This is interpretation dependent. Not all interpretations have collapse.
As far as the minimal version of QM that is within scope for discussion here (discussions of interpretations belong in the QM foundations and interpretations forum), there is no difference between the Heisenberg and Schrodinger pictures as far as predictions of measurement results are concerned.
Are the values measured also eigenvalues of the dynamical Heisenberg operator?
 
  • #4
referframe said:
Are the values measured also eigenvalues of the dynamical Heisenberg operator?

They are eigenvalues of the particular operator which is the value of the dynamical Heisenberg operator at the time ##t## at which the measurement is made.
 
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  • #5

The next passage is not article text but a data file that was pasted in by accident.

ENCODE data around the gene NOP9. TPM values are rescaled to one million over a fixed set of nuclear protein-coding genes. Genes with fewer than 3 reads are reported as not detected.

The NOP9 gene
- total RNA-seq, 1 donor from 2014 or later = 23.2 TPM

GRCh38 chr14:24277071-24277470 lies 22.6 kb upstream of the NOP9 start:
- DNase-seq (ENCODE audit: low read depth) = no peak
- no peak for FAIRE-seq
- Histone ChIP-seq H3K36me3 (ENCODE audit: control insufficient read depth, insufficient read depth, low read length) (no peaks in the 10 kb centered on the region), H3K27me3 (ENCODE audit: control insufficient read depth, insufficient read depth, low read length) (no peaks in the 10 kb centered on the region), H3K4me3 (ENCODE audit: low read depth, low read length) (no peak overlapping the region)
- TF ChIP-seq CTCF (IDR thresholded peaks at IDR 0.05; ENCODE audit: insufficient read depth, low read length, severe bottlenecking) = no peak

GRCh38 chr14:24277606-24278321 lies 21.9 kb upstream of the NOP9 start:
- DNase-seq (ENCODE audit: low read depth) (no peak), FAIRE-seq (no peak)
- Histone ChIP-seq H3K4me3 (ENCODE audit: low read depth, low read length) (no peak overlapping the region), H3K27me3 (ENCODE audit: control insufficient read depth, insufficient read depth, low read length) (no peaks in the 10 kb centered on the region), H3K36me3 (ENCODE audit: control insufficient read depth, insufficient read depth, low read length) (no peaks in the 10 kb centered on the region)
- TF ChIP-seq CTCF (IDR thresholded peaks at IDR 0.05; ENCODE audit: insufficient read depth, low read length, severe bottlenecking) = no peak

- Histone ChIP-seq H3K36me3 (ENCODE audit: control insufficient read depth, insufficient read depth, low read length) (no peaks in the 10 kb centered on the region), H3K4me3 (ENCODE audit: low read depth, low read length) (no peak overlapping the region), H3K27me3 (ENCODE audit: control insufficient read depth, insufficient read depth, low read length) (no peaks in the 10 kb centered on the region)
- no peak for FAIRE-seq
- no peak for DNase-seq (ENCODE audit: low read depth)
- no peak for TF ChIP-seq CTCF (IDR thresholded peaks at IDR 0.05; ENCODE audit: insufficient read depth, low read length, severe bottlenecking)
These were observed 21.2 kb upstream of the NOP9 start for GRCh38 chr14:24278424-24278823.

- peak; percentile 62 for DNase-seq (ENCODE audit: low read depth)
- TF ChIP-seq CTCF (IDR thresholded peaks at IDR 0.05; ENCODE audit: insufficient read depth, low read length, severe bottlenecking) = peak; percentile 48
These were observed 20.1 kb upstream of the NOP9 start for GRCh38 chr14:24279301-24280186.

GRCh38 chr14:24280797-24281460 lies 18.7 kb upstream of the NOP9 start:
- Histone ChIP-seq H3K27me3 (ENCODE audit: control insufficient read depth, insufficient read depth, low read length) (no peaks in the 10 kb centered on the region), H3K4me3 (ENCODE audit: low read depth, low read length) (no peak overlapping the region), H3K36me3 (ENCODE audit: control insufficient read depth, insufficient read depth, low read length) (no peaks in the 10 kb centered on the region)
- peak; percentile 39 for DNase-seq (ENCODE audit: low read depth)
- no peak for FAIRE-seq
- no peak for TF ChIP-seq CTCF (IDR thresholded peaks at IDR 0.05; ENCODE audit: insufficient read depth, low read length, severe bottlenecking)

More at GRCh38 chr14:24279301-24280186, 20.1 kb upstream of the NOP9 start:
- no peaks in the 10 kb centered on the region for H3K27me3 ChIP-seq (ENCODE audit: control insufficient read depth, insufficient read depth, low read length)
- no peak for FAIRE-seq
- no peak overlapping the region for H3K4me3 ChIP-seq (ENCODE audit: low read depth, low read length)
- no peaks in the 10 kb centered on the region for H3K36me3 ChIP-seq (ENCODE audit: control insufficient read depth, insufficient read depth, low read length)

Do note that the Heisenberg picture is build from the Schrodinger picture in a way so that they agree in stuff like expectation values.
 
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All pictures of time evolution are equivalent (with some care concerning technical issues like Haag's famous theorem). Thus also any interpretation of the theory with regard to physics are independent of the choice of the picture of time evolution. If an interpretation depends on the choice of the picture, it's worthless and does not provide a sound and solid basis for the interpretation of the mathematical formalism in the sense of physics. The only thing an interpretation must provide is a consistent formulation of how the mathematical formalism is related to observations in nature.

[Moderator's note: Off topic content deleted.]
 
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  • #7
referframe said:
Summary:: What happens during a quantum measurement under Heisenberg picture?

When a quantum measurement occurs under the Schrodinger picture, the wave function collapses to one of the eigenvectors of the operator-observable and the value measured is the corresponding eigenvalue of that eigenvector. What happens during a quantum measurement under the Heisenberg picture where the operator assumes the full time-dependence?